It’s good for us to be involved in these sort of things. A big part of this week is that it’s an adventure. A lot of people here are to have a good time on the bike and want to relax and have a few drinks. Our beer lets them have a nice drink afterwards that isn’t full of chemicals or full of crap.

And for anyone that doesn’t know Magic Rock brewery?

We’re a brewery based in Huddersfield, West Yorkshire. We brew lots of different types and styles of beer from big hop IPAs to Sours to stouts and porters. We experiment quite a bit. We’re quite a big brewery now in terms of our size and scale. We have roughly 24 employees. It was started by Richard Burhouse 6 years ago and 3 of us set it up and now we’ve grown to a bigger scale.

We have a tap room on site for customers to come and drink at. The passion for cycling is big and we try to do lots of things around cycling, we’re showing a slideshow of Sam’s works at out Bike Day festival on the 9th of July in our Taproom. We make beer that hopefully people like to enjoy and maybe try to get people excited about beer and turn them onto new styles!

Jeff Calam celebrating making the Mediterranean with that there Sam Needham.

This is your first year racing, what did you make of it?

I suppose being from Huddersfield we’ve had quite a good summer. We’re currently sat under a stage because it’s so hot. I’ve struggled with the heat! I’m not used to this relentless battle! It’s been a different experience not working it and racing it. I’ve tried to be consistent through the week, it’s easy to smash yourself up.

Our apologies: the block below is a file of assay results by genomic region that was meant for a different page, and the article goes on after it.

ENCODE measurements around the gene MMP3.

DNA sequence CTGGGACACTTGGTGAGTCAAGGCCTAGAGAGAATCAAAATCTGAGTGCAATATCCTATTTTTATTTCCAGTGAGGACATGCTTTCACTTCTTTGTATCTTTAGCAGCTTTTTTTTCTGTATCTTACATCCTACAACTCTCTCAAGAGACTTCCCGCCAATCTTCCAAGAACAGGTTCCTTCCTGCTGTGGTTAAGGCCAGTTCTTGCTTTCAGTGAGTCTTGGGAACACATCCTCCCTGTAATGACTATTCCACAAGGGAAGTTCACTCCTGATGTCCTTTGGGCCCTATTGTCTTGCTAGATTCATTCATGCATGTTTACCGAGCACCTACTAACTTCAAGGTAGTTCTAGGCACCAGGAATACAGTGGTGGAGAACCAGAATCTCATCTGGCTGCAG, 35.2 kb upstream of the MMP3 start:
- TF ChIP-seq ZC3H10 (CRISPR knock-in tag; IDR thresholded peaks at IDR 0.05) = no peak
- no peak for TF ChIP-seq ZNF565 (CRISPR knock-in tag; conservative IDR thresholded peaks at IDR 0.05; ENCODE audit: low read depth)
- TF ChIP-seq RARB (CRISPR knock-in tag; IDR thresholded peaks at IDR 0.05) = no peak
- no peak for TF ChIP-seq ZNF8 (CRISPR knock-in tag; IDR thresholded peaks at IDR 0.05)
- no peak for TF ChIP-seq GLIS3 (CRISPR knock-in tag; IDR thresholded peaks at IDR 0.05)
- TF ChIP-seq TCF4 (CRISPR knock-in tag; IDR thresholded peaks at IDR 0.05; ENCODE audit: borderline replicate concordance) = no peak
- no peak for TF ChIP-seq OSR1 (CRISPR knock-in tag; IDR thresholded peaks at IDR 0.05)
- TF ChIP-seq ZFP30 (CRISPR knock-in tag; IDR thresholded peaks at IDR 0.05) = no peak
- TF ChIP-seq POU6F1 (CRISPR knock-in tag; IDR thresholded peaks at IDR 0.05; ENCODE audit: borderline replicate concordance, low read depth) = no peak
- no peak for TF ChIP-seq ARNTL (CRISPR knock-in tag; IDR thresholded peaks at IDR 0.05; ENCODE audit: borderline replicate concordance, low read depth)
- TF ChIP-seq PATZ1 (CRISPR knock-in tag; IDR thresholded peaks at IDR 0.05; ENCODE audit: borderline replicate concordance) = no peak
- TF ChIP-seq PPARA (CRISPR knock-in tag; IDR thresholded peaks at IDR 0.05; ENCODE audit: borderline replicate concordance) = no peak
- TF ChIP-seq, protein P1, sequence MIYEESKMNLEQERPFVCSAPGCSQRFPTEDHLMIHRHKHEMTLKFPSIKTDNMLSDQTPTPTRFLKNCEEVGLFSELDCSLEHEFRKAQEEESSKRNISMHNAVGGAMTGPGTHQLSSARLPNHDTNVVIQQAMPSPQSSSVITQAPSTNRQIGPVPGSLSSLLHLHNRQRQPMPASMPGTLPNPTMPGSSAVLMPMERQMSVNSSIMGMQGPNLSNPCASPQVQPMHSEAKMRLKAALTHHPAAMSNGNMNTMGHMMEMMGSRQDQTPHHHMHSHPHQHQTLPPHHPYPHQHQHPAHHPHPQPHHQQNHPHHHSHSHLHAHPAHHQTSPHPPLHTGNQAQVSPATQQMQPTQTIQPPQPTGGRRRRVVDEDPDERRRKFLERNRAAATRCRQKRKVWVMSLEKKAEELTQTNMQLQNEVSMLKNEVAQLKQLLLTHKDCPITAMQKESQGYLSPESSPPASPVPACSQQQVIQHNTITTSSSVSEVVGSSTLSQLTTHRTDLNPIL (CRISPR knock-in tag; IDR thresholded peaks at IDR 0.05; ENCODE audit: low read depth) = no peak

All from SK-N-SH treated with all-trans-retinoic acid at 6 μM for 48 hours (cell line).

My bike, an Orange Stage 6, is still working alright! I’m enjoying it! It’s much more relaxed than an Enduro World Series or a race at home. Everyone’s chilled out, the majority are here to enjoy it not stress out. The setup is great, Ash runs it great. The camping and food, the mechanics from Mavic are really good. The media guys work their tits off. I’m looking forward to the beach!

And how are you going to enter the Mediterranean?

I think I’ll go for a pencil dive. The problem is that the Med is really salty, if you’ve chaffed your arse all week, that’s going to sting. It’s got to be done though! We’ll have a few beers on the beach and go back and have a few more beers!

You can catch Rich’s blog from Mavic Trans-Provence 2017 here.

If you fancy checking out some top quality brews, paying the taproom a visit or anything else Magic Rock-related, get yourself to their website here.

Everything Trans-Provence related can be found here.

When champagne isn’t to hand, you can celebrate Marco Osborne’s victory with several tins of Magic Rock’s finest.